Environment, well-being, What is Organic

Reducing Your Carbon Footprint- One Step at a Time

scenic view of frozen lake against blue sky
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You can’t ignore that our planet is in serious “hot water” right now. Carbon dioxide levels in 2020 were the highest in recorded history. Global temperatures continue to break records, arctic ice is melting, and sea levels continue to rise. 

Is all lost then?  

If you think it’s too late to make a difference, think again! You can begin reducing your carbon footprint one step at a time.

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Environment, well-being, What is Organic

Creating Hope at Home one Renovation at a Time

Home renovation can be eco-friendly
Photo by Margo Brodowicz on Unsplash

I am the opposite of a nomad; despite my voracious travels, I have lived in the same place since 1986. This stationary bent isn’t related to a lack of adventure or acute Agoraphobia; it’s just that I love it here. As time has passed, animals, friends, frolics, and foibles have left the place a bit shoddy around the edges, in need of repair. 

When I look at sprucing the place up a bit, I wonder how it can be done with grace and sustainability. Could my home improvement project be done mindfully to create hope for the planet? 

Here are a few ways to refurbish and rejuvenate without adding to the planet’s woes.

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Environment, Social Implications in Agriculture, Travel, well-being, What is Organic

Chocolate Love and Cocoa Equity – Celebrate Fair Trade

Chocolate is good for you – but not all chocolate is equal
Photo by 🇸🇮 Janko Ferlič on Unsplash

I discovered chocolate was a drug in my early forties, the way it folded across my tongue, dispensing a sensation of wellbeing—almost like love. Then I went to Ecuador and witnessed the complexity of growing and processing magic cocoa beans. I met the good people who performed multiple ministrations, working under poverty-like conditions to bring this elixir to my 90% cocoa bar.

Cocao has a dark history of slavery and exploitation
Photo by Social History Archive on Unsplash

The cocoa bean is also referred to as cacao—not to be confused with coca when going through customs. Cocoa beans are embedded in an elongated leathery pod filled with a sweet, mucilaginous pulp (called baba de cacao). The appendage-like pods are harvested straight off the trunk, opened with a machete—the pulp and cocoa seeds are removed. Piled in heaps, bins, or laid out on grates for days in the Equatorial sun. Trodden and shuffled about (often with bare feet), sometimes, sprinkled with red clay mixed and water, to obtain a finer color and polish. This process protects them from moldering during shipment to other countries.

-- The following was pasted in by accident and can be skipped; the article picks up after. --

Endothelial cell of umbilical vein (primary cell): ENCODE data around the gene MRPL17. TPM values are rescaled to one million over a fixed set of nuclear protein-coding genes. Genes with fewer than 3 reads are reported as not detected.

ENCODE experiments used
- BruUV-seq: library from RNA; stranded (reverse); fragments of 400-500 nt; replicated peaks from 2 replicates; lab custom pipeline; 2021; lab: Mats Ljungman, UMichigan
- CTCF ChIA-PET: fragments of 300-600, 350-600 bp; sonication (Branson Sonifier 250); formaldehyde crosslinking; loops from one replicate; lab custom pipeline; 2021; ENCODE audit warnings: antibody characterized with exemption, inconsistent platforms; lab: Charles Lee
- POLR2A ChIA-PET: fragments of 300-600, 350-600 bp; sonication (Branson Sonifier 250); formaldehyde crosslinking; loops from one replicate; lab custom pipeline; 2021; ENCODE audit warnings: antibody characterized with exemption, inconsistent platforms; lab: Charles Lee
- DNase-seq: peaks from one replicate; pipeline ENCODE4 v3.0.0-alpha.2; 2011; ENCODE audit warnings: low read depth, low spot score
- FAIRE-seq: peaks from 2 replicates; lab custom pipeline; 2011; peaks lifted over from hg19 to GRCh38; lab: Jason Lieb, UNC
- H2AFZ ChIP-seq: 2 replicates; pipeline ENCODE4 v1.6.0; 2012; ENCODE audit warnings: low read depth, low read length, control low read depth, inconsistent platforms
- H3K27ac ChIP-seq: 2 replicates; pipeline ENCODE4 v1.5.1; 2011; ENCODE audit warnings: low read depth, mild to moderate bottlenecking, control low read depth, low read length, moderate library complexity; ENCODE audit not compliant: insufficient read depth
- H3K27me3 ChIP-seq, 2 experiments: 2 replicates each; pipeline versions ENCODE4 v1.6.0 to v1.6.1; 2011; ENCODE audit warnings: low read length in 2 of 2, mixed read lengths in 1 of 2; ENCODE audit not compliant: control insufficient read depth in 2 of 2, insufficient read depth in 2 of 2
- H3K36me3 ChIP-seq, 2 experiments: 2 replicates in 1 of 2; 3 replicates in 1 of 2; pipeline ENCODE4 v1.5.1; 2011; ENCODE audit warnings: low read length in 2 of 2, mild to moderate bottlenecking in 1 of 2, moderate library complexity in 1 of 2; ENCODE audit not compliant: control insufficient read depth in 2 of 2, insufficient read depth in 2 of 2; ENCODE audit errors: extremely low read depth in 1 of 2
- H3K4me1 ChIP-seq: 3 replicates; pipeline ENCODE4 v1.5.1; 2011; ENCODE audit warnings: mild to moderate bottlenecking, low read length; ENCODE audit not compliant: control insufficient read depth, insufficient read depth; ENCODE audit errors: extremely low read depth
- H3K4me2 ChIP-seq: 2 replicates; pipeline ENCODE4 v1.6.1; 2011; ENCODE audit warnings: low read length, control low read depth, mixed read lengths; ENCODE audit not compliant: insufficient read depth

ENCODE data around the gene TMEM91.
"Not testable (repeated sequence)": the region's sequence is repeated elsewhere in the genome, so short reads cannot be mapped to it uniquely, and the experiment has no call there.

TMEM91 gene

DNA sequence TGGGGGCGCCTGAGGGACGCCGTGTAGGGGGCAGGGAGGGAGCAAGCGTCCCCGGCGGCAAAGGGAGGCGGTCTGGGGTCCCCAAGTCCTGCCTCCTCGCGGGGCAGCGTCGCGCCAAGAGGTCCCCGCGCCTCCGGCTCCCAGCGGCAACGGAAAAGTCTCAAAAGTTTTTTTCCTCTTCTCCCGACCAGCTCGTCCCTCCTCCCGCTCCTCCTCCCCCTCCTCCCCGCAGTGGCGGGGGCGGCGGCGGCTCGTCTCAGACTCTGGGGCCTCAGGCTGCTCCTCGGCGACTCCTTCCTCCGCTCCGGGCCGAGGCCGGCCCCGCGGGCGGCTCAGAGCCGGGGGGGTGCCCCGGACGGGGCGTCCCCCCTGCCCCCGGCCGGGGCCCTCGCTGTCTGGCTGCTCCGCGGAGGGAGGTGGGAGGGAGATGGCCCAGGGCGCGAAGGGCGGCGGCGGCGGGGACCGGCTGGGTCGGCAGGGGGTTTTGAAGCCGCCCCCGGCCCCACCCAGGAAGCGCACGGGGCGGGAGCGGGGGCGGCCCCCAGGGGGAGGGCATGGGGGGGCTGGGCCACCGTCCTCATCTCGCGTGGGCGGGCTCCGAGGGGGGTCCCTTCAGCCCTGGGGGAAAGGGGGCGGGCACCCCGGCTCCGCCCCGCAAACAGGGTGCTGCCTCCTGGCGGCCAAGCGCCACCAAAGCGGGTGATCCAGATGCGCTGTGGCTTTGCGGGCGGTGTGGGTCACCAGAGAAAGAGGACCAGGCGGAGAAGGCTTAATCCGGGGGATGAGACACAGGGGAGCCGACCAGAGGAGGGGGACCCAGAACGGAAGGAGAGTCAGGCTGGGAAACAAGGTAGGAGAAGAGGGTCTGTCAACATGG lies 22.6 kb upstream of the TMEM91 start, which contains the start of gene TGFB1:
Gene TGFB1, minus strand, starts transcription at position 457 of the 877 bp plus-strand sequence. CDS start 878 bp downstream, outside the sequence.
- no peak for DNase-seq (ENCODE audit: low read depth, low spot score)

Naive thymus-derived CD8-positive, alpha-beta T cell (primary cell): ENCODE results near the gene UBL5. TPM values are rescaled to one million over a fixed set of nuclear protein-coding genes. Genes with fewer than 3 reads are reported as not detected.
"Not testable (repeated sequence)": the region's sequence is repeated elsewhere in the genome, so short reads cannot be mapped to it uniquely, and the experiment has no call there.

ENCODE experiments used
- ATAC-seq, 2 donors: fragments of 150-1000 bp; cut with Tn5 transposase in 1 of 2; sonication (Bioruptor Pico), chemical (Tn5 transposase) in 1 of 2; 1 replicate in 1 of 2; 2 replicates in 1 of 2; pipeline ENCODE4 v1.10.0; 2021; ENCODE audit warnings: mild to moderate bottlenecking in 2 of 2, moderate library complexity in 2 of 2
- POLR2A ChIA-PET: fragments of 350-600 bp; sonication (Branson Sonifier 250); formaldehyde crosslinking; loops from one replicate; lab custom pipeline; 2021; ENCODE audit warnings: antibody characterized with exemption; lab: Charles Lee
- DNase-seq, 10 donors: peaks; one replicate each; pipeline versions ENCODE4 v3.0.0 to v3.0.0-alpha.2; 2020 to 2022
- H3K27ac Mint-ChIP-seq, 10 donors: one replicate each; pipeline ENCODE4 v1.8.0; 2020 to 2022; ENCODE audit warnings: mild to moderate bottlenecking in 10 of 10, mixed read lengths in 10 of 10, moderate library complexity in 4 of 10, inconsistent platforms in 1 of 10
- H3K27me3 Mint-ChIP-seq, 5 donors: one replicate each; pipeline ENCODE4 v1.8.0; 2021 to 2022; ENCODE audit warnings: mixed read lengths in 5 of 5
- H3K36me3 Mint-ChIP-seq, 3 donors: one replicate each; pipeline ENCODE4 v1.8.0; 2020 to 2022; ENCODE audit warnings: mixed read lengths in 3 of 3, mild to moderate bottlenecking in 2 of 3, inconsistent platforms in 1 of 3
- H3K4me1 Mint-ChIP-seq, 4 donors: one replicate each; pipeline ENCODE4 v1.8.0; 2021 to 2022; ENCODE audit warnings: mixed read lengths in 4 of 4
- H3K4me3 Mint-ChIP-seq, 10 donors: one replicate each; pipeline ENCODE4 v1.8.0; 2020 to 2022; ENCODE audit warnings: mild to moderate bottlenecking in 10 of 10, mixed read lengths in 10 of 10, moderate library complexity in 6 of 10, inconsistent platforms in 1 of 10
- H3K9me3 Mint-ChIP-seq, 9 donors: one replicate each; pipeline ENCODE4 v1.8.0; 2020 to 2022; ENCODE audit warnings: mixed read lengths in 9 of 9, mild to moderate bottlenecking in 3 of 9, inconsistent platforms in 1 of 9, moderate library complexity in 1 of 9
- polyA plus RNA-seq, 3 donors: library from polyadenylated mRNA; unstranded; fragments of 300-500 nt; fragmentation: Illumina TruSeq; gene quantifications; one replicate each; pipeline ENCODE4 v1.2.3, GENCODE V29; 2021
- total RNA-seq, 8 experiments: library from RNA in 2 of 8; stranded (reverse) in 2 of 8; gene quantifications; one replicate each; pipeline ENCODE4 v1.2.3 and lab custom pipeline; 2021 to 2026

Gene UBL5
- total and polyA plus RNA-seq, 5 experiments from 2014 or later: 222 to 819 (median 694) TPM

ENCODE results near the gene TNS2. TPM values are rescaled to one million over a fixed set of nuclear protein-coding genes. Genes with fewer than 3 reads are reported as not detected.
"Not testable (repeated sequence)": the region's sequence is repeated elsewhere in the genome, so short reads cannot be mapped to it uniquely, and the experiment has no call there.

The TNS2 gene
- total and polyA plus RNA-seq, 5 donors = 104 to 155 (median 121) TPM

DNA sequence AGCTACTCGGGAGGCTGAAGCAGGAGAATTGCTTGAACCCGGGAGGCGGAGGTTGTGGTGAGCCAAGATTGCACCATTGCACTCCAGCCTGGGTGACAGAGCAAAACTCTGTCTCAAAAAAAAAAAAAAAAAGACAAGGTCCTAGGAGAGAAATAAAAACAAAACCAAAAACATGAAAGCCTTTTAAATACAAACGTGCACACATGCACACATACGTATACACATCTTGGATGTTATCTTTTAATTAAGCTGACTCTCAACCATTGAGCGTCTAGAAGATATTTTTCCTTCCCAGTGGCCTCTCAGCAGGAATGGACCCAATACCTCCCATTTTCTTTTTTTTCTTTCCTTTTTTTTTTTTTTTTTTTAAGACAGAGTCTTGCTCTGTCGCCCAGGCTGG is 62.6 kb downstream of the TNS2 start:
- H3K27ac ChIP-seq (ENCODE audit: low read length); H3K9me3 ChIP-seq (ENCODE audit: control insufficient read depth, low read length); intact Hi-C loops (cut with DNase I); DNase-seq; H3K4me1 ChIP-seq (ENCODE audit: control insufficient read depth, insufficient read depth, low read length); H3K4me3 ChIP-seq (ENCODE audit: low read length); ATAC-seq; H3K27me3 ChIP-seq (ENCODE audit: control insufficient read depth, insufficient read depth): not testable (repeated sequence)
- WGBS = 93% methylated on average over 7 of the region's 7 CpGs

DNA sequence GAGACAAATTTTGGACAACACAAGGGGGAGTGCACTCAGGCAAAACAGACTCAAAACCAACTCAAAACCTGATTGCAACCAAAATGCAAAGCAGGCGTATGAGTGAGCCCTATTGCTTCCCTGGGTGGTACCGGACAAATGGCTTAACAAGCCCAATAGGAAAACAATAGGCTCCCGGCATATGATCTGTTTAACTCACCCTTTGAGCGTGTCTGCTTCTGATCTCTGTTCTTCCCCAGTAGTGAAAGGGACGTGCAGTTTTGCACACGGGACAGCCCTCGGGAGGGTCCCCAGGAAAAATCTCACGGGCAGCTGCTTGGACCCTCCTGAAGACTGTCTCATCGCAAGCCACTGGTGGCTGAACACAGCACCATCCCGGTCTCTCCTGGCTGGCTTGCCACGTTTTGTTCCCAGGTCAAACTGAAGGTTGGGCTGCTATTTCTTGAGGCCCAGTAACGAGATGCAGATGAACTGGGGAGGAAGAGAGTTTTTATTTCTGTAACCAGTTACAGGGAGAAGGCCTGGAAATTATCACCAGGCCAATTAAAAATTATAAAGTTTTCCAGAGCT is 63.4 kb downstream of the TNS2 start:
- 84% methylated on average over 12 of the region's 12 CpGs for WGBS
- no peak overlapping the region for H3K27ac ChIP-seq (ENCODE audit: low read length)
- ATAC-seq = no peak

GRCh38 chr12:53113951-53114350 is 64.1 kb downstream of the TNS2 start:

Cocoa beans are fermented dried and roasted
Photo by Rodrigo Flores on Unsplash

Dried and fully fermented, the seeds are finally roasted; only then can the cocoa solids (the powder) and cocoa butter (the fat) be extracted.

That’s a lot of work for one little bean, and the history of colonialism remains an enduring legacy of inequality in the lives of these producers today.

The British comedienne and author Jo Brand once proclaimed, “Anything is good if it’s made of chocolate.”

I would add that good is made when chocolate is grown with ethical practices, Organic and Fair-Trade.

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Environment, well-being, What is Organic

Sustainable Business Practices are Imperative for our Future 

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You can’t ignore the dire warnings of the IPCC’s 6th climate assessment report. The proof presents itself as we witness centuries-old forests burn, German villages flood, and arctic glaciers melt. We know that carbon dioxide is the primary driver of climate change. However, short-lived pollutants—like methane—can be far more potent—hundreds to thousands of times more effective at trapping heat in the atmosphere than carbon dioxide. 

Cows beset with flatulence, spewing oil and gas wells, and waste fermenting in our landfills produce methane.  

Waste from homes and businesses and the methane generated in landfills as waste decomposes is the third-largest source of CH4 emissions in the United States.

Reducing our waste is something we can do right now, and it’s evolved from the notion of vestibules that separate paper, plastic, and glass. It requires commitment and planning.  

At home, it seems simple, but the approach in our workplace, be it corporate or small business, can make even bigger impacts but can be daunting.

How does one begin the journey as a business owner or an engaged earth champion at work? 

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Environment, well-being, What is Organic

Five ways to Generate Hope in The Age of Climate Chaos

hope is on the horizon
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The Climate report from the Intergovernmental Panel on Climate Change (IPCC) wasn’t a huge surprise. Stable weather patterns we’ve enjoyed for generations have now grown turbulent. Drought and heat, floods and fire are bound to become more frequent.

The report sites: “Since the pre-industrial period, the land surface air temperature has risen nearly twice as much as the global average temperature.” Our changing climate will increase in the frequency and intensity of these extreme events.

Is there any hope to be had?

 Yes! Rather than moping around glum or feeling doomed, I’ve decided there are things I can do to lower my footprint.   

Here are 5 simple things I’ve embraced to generate hope and cut my environmental impact. 

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